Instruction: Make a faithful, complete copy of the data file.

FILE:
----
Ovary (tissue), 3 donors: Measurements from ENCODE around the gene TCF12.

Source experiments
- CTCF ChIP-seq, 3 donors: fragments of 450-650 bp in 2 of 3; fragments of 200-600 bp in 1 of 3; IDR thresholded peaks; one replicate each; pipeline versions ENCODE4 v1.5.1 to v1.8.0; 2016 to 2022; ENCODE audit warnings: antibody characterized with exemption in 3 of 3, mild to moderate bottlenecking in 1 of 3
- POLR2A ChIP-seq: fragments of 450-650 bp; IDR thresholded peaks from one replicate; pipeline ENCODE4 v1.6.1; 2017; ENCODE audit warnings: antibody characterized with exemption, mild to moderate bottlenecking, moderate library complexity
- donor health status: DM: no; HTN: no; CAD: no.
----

Ovary (tissue), 3 donors: Measurements from ENCODE around the gene TCF12.

Source experiments
- CTCF ChIP-seq, 3 donors: fragments of 450-650 bp in 2 of 3; fragments of 200-600 bp in 1 of 3; IDR thresholded peaks; one replicate each; pipeline versions ENCODE4 v1.5.1 to v1.8.0; 2016 to 2022; ENCODE audit warnings: antibody characterized with exemption in 3 of 3, mild to moderate bottlenecking in 1 of 3
- POLR2A ChIP-seq: fragments of 450-650 bp; IDR thresholded peaks from one replicate; pipeline ENCODE4 v1.6.1; 2017; ENCODE audit warnings: antibody characterized with exemption, mild to moderate bottlenecking, moderate library complexity
- donor health status: DM: no; HTN: no; CAD: no.